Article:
Integrated Functional Anatomy of the:

Sternoclavicular (SC), Acromioclavicular (AC) & Scapulothoracic (ST) Joints

by Jinny McGivern PT, DPT, CFMT, Certified Yoga Instructor& Brent Brookbush DPT, PT, COMT, MS, PES, CES, CSCS, H/FS

Computer generated illustration of a clavicle

What's in a name

  • Sternum (n): ""breastbone," 1660s, from Greek sternon "chest, breast, breastbone" (in Homer, only of males), also "the breast as the seat of affections," related to stornynai "to spread out," from PIE *ster-no- "to stretch, extend," from root *stere-, *ster- "to spread," related to stornynai "to spread out" (see structure (n.)), on the notion of the chest as broad and flat, as opposed to the neck. Related: Sternal." (Etymology Online)
  • Clavicular (n): ""collarbone," 1610s, from Middle French clavicule "collarbone" (16c.), also "small key," from Medieval Latin clavicula "collarbone" (used c.980 in a translation of Avicenna), special use of classical Latin clavicula, literally "small key, bolt," diminutive of clavis "key" (see slot (n.2)); in the anatomical sense a loan-translation of Greek kleis "key, collarbone." So called supposedly from its function as the "fastener" of the shoulder. Related: Clavicular." (Etymology Online)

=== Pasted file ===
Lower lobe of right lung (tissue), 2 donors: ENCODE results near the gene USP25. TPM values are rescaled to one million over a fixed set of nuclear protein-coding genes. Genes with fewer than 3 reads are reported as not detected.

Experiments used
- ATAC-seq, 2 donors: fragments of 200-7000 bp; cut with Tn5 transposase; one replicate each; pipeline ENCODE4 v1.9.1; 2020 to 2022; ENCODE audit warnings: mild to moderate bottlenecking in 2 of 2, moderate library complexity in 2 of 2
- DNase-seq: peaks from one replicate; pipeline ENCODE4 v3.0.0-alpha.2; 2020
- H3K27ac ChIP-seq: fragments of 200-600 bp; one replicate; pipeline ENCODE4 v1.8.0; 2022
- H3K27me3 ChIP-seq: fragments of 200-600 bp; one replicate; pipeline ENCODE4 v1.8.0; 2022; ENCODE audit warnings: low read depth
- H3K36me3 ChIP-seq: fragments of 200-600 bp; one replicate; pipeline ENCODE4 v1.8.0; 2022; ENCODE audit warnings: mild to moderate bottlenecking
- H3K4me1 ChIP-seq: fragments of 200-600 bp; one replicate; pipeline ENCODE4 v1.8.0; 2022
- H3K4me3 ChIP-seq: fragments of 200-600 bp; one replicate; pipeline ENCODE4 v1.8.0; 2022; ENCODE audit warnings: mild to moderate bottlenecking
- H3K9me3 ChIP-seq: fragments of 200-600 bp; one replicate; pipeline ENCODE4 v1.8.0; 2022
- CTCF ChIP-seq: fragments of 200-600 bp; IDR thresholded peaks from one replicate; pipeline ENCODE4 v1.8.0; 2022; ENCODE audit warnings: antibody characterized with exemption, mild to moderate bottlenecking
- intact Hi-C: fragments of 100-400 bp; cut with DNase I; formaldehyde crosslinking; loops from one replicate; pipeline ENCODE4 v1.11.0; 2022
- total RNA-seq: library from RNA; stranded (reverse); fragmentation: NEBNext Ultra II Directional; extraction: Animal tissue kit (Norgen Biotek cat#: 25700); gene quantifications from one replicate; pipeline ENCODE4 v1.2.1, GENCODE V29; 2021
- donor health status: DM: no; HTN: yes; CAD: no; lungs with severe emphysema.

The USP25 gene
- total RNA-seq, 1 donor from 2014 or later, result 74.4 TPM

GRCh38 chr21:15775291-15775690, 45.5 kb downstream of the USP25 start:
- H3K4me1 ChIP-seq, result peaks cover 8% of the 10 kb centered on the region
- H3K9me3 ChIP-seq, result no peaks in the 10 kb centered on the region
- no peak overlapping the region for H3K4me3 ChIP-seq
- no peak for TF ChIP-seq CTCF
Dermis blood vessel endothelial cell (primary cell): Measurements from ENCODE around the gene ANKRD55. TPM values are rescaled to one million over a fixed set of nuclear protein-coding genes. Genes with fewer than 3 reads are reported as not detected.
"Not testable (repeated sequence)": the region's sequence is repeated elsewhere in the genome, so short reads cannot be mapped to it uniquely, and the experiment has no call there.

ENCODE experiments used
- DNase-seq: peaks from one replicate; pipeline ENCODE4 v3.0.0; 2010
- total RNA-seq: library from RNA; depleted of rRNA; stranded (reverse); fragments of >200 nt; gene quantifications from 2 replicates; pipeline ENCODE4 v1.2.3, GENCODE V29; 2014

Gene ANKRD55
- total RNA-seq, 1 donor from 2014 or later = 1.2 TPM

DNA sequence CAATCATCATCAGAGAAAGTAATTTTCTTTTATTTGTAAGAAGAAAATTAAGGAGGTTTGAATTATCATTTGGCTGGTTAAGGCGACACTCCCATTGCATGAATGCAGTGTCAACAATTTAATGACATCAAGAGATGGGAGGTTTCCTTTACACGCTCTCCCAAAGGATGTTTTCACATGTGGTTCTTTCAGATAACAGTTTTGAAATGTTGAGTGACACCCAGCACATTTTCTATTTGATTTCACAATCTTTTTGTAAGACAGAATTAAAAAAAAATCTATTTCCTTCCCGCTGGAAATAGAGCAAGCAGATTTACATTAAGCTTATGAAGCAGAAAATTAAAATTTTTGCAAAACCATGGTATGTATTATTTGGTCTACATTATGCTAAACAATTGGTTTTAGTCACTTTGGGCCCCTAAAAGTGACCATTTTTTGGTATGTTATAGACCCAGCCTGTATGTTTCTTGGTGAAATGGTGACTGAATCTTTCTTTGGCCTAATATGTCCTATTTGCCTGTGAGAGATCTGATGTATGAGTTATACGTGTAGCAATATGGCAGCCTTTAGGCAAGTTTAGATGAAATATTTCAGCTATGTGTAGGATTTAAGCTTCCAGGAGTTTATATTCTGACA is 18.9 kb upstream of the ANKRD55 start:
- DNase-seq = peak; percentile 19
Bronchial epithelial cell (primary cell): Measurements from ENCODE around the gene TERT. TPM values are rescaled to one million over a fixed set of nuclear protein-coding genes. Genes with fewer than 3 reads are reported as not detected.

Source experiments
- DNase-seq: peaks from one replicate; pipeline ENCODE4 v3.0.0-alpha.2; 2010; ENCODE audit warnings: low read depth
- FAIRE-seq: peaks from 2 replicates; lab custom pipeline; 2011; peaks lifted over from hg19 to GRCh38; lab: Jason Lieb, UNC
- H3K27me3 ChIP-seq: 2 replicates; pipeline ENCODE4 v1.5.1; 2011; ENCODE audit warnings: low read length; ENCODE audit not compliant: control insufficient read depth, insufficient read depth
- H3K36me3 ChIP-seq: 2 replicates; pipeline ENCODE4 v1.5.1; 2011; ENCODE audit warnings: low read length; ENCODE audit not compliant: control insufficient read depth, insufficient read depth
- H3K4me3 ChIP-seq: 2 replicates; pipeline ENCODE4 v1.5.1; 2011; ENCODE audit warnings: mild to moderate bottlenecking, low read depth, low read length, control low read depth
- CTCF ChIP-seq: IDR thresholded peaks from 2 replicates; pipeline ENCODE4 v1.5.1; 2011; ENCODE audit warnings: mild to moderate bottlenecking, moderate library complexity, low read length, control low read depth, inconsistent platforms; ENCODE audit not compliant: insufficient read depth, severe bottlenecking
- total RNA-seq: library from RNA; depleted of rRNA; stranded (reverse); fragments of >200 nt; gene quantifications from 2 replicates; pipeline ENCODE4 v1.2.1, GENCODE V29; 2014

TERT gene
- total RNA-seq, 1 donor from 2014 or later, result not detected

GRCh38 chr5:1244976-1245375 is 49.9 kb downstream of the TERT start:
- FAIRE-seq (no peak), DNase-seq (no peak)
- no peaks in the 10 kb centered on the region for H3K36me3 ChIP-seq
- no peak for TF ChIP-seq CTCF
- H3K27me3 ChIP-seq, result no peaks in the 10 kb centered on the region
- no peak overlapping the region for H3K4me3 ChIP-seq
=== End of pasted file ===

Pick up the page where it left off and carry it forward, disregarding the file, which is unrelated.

• Scapula (n): ""shoulder blade," 1570s, Modern Latin, from Late Latin scapula "shoulder," from Latin scapulae (plural) "shoulders, shoulder blades," perhaps originally "spades, shovels," on notion of similar shape, but animal shoulder blades might have been used as scraping tools in primitive times, from PIE *skap-, variant of *skep- "to cut, scrape" (see scabies)." (Etymology Online)
  • Acromion (n): "from the Greek akros, meaning topmost, highest" (Etymology Online)
  • Thorax (n): ""chest of the body," late 14c., from Latin thorax "the breast, chest; breastplate," from Greek thorax (genitive thorakos) "breastplate, chest," of unknown origin." (Etymology Online)
  • Joint (n): "c.